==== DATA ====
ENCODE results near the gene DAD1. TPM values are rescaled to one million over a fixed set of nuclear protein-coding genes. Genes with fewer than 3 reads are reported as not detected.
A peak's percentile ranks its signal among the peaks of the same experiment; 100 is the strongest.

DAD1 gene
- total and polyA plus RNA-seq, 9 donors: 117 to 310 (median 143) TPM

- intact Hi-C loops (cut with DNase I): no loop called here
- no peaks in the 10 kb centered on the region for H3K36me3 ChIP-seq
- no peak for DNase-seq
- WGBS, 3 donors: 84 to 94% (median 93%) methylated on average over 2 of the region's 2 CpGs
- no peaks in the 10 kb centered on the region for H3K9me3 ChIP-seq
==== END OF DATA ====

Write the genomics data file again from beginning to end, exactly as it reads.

ENCODE results near the gene DAD1. TPM values are rescaled to one million over a fixed set of nuclear protein-coding genes. Genes with fewer than 3 reads are reported as not detected.
A peak's percentile ranks its signal among the peaks of the same experiment; 100 is the strongest.

DAD1 gene
- total and polyA plus RNA-seq, 9 donors: 117 to 310 (median 143) TPM

- intact Hi-C loops (cut with DNase I): no loop called here
- no peaks in the 10 kb centered on the region for H3K36me3 ChIP-seq
- no peak for DNase-seq
- WGBS, 3 donors: 84 to 94% (median 93%) methylated on average over 2 of the region's 2 CpGs
- no peaks in the 10 kb centered on the region for H3K9me3 ChIP-seq